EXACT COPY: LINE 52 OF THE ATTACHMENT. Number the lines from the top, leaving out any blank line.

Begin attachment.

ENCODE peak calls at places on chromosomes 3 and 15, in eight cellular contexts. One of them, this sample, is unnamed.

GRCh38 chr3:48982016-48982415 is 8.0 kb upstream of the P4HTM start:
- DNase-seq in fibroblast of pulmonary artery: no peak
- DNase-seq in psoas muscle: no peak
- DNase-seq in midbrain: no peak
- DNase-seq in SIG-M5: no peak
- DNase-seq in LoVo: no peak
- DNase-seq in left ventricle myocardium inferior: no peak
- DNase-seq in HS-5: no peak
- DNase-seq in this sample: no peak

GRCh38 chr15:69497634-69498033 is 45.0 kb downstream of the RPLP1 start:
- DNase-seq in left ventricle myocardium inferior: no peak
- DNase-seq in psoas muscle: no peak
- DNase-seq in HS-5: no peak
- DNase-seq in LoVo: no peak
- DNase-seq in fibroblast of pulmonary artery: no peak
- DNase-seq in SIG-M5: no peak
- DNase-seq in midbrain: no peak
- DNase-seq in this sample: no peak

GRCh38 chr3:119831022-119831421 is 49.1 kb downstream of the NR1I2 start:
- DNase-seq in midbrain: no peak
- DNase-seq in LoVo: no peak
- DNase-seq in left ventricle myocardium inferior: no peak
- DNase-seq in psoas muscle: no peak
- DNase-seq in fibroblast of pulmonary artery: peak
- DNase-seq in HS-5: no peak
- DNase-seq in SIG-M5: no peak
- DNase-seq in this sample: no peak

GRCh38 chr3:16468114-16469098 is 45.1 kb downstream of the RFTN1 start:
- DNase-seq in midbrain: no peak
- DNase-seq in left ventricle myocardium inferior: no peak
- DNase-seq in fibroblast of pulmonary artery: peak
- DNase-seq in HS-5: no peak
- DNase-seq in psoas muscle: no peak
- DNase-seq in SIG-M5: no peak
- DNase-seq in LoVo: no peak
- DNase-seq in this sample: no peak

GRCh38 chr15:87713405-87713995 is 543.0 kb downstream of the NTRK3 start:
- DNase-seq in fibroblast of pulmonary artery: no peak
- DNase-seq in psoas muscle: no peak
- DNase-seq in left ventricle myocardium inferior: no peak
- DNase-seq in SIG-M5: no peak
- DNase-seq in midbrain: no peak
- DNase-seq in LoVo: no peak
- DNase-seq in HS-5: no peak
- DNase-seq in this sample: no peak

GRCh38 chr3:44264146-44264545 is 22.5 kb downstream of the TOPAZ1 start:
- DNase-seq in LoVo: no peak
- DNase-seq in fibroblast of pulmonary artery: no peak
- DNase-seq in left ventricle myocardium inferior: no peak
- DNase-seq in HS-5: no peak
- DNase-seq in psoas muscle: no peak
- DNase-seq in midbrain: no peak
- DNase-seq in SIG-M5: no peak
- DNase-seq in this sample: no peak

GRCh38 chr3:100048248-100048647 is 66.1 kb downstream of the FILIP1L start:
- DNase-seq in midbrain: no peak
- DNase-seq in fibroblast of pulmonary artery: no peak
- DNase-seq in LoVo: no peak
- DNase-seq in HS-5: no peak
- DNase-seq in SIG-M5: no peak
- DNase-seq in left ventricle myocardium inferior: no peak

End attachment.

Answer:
- DNase-seq in psoas muscle: no peak